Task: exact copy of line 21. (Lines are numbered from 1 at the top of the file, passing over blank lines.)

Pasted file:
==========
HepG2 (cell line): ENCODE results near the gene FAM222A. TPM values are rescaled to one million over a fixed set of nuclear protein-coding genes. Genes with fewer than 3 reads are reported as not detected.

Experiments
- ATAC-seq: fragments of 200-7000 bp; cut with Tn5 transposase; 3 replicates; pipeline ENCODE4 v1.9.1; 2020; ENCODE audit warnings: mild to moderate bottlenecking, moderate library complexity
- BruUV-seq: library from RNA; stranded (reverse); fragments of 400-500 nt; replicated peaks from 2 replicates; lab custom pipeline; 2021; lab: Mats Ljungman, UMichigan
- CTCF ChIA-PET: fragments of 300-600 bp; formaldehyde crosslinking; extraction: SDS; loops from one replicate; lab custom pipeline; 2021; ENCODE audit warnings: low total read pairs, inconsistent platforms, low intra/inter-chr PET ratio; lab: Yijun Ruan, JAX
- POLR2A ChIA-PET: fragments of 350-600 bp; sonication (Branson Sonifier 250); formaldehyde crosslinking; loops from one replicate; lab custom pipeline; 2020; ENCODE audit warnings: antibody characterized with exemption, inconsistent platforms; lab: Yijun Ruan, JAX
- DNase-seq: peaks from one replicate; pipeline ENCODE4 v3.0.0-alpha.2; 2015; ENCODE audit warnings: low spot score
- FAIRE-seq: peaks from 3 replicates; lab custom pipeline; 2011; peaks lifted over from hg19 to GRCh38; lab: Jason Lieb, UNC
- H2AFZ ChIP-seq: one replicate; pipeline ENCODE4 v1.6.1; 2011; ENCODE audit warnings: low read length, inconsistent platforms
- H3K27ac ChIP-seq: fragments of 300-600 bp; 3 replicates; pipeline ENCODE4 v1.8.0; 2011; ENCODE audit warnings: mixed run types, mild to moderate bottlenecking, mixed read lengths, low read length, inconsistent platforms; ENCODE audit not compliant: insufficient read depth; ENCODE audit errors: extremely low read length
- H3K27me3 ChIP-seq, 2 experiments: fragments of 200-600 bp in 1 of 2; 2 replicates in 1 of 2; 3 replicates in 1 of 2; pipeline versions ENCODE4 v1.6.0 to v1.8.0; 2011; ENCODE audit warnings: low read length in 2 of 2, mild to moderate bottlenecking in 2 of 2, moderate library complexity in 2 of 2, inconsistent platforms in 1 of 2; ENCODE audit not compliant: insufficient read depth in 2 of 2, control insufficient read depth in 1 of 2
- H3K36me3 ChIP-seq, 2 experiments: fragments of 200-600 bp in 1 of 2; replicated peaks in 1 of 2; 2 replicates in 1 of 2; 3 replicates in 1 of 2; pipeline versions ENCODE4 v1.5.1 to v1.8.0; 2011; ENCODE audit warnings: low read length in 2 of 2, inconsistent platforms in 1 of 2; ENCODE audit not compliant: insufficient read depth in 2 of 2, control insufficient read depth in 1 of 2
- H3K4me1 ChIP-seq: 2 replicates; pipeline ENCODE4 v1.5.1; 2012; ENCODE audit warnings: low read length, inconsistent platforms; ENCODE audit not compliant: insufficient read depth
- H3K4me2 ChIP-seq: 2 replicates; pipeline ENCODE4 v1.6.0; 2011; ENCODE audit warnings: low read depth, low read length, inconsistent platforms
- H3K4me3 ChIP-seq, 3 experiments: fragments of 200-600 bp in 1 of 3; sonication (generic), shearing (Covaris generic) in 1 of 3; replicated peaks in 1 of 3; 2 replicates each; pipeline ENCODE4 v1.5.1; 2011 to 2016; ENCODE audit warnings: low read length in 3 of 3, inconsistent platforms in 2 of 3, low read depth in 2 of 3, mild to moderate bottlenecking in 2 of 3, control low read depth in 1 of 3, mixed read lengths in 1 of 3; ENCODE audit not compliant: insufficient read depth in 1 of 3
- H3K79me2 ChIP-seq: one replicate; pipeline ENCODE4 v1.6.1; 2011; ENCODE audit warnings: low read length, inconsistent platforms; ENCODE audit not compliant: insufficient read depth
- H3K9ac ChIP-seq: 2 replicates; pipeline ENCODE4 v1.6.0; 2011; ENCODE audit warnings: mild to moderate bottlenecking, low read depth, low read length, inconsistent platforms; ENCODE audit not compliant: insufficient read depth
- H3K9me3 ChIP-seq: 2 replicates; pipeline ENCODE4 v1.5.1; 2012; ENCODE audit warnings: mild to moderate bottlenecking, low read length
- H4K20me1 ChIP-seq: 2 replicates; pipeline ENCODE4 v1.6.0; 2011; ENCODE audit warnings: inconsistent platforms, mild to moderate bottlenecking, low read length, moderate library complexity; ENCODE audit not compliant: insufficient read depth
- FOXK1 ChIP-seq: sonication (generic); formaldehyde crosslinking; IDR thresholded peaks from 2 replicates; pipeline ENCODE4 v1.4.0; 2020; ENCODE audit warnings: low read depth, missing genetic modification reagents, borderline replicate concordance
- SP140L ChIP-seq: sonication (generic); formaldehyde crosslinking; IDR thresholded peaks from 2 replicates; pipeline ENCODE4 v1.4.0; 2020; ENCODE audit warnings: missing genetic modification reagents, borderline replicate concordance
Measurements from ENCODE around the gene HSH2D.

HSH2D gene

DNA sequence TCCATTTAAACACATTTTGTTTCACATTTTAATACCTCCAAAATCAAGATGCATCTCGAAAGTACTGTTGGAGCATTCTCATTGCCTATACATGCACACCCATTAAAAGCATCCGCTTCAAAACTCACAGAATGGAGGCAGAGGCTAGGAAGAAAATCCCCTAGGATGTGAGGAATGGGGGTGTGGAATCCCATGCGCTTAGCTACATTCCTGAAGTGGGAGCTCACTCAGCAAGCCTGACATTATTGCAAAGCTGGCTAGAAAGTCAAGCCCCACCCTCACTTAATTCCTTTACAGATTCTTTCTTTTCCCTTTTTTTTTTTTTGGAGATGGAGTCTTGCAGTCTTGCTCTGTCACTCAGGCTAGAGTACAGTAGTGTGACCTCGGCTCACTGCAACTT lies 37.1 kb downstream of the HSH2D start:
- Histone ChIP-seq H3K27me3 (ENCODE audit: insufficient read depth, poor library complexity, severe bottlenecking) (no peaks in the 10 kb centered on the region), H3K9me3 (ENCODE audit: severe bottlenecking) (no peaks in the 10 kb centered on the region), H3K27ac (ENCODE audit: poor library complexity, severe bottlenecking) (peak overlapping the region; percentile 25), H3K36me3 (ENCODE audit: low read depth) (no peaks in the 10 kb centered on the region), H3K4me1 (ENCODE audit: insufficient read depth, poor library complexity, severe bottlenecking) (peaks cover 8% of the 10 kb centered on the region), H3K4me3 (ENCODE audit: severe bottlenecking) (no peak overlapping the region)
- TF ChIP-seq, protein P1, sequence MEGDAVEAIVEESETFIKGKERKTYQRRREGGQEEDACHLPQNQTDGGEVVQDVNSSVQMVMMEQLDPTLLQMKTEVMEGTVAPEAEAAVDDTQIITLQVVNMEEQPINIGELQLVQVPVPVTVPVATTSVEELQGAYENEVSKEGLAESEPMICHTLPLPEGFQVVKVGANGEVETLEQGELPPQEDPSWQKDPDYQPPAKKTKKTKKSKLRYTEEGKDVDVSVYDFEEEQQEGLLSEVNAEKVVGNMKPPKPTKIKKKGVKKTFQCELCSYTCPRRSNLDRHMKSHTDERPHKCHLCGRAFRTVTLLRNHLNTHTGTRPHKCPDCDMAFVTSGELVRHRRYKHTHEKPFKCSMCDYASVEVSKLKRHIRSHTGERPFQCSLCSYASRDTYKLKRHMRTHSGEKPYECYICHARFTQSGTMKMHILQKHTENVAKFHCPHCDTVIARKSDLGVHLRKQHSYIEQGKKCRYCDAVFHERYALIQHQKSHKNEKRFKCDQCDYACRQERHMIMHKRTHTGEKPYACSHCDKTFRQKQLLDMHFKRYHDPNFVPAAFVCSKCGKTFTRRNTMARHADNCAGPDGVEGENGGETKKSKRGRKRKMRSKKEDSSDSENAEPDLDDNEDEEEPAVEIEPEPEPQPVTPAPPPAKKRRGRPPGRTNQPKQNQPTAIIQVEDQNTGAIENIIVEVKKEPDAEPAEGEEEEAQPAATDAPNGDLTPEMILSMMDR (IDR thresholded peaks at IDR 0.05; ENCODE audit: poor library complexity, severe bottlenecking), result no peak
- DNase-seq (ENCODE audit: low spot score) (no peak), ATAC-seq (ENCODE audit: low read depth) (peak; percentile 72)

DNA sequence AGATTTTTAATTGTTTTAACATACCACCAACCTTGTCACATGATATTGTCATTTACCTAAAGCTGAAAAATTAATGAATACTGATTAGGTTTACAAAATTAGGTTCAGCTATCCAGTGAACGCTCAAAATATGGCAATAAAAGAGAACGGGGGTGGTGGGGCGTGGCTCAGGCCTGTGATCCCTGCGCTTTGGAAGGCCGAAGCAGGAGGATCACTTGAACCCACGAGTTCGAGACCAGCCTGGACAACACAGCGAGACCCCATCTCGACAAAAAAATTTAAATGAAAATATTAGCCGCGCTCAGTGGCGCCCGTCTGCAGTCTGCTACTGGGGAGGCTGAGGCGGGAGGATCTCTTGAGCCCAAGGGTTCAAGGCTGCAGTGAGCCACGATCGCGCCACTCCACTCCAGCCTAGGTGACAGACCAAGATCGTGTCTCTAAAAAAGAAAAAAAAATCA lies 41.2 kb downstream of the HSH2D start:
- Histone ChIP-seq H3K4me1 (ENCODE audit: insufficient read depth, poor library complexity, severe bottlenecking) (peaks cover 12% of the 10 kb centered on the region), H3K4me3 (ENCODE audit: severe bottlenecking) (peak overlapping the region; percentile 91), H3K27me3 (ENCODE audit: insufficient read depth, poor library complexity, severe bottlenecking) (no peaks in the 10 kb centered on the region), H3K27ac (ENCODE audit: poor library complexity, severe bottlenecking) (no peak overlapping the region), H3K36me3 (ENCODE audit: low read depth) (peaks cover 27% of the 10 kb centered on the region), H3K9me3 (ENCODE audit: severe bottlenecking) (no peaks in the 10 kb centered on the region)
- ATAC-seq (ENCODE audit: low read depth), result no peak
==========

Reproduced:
- SP140L ChIP-seq: sonication (generic); formaldehyde crosslinking; IDR thresholded peaks from 2 replicates; pipeline ENCODE4 v1.4.0; 2020; ENCODE audit warnings: missing genetic modification reagents, borderline replicate concordance